|US8483846||Apr 8, 2010||Jul 9, 2013||Cyberonics, Inc.||Multi-electrode assembly for an implantable medical device|
|US8660663||Nov 21, 2011||Feb 25, 2014||Cardiac Pacemakers, Inc.||Lead having a conductive polymer conductor|
|US8868203||Oct 26, 2007||Oct 21, 2014||Cyberonics, Inc.||Dynamic lead condition detection for an implantable medical device|
|US8903507||Jan 24, 2014||Dec 2, 2014||Cardiac Pacemakers, Inc.||Polyisobutylene urethane, urea and urethane/urea copolymers and medical leads containing the same|
|US8927660||Aug 26, 2013||Jan 6, 2015||Cardiac Pacemakers Inc.||Crosslinkable polyisobutylene-based polymers and medical devices containing the same|
|US8942798||Oct 26, 2007||Jan 27, 2015||Cyberonics, Inc.||Alternative operation mode for an implantable medical device based upon lead condition|
|US8942823||Jan 31, 2014||Jan 27, 2015||Cardiac Pacemakers, Inc.||Medical devices including polyisobutylene based polymers and derivatives thereof|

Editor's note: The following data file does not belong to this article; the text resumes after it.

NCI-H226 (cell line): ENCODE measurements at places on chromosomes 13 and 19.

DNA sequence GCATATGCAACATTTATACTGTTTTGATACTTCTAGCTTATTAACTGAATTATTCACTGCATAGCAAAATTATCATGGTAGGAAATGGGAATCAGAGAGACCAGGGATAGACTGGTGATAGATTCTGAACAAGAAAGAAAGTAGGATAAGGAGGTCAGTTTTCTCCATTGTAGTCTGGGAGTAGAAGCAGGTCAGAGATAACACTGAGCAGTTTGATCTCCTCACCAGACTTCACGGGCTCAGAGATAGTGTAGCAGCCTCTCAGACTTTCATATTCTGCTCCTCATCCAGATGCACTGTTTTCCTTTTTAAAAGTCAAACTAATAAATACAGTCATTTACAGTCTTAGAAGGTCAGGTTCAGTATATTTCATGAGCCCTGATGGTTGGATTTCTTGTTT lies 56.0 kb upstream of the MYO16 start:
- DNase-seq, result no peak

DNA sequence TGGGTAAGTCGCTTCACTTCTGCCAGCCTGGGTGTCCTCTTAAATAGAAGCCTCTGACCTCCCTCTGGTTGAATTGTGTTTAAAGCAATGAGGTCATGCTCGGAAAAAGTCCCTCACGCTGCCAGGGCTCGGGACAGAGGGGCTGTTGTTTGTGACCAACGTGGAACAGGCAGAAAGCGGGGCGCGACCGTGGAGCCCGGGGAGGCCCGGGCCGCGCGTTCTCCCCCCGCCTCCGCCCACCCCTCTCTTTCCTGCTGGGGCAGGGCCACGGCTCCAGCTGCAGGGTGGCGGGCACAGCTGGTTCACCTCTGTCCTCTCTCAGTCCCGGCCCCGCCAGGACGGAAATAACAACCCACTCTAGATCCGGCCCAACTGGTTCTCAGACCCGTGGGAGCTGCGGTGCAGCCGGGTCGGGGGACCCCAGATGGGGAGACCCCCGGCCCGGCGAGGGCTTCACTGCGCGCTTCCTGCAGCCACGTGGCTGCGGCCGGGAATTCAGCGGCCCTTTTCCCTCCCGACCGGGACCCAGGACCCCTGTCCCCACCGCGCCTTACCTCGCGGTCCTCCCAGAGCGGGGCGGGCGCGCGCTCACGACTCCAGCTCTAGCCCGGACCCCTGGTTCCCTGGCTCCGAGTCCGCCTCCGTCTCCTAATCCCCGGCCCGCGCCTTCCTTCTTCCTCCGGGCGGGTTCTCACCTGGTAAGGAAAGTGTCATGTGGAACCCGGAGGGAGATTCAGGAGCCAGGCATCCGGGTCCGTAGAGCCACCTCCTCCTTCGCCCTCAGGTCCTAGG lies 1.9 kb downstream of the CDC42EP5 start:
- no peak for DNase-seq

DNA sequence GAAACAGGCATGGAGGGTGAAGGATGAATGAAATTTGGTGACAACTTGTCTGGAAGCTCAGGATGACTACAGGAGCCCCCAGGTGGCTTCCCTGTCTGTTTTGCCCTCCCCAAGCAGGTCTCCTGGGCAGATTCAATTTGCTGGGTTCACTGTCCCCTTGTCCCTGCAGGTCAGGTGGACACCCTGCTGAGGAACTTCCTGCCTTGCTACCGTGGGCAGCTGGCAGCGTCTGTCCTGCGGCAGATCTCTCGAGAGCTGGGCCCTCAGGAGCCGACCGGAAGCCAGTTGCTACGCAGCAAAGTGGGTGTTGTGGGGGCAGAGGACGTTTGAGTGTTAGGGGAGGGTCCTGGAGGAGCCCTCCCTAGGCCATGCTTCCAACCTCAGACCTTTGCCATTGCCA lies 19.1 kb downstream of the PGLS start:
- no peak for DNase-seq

|US8962785||Nov 20, 2012||Feb 24, 2015||University Of Massachusetts Lowell||Polyisobutylene-based polyurethanes|
|US9014815||Oct 29, 2010||Apr 21, 2015||Medtronic, Inc.||Electrode assembly in a medical electrical lead|
|US9126031||Apr 29, 2011||Sep 8, 2015||Medtronic, Inc.||Medical electrical lead with conductive sleeve head|
|US20080132986 *||Oct 29, 2007||Jun 5, 2008||Medtronic, Inc.||Resonance tuning module for implantable devices and leads|
|US20090179716 *||Jan 9, 2009||Jul 16, 2009||Anaren, Inc.||RF Filter Device|
|US20100312294 *||Mar 5, 2010||Dec 9, 2010||Medtronic, Inc.||Medical device with self-healing material|
|US20110118813 *||Oct 29, 2010||May 19, 2011||Yang Zhongping C||Electrode assembly in a medical electrical lead|
|U.S. Classification||607/122, 607/120, 607/116|
|Sep 29, 2004||AS||Assignment|
Owner name: PACESETTER, INC., CALIFORNIA
Free format text: ASSIGNMENT OF ASSIGNORS INTEREST;ASSIGNOR:KARICHERLA, ANNAPURNA;REEL/FRAME:015866/0480
Effective date: 20040928
|May 2, 2011||FPAY||Fee payment|
Year of fee payment: 4
|May 6, 2015||FPAY||Fee payment|
Year of fee payment: 8
|May 6, 2015||SULP||Surcharge for late payment|
Year of fee payment: 7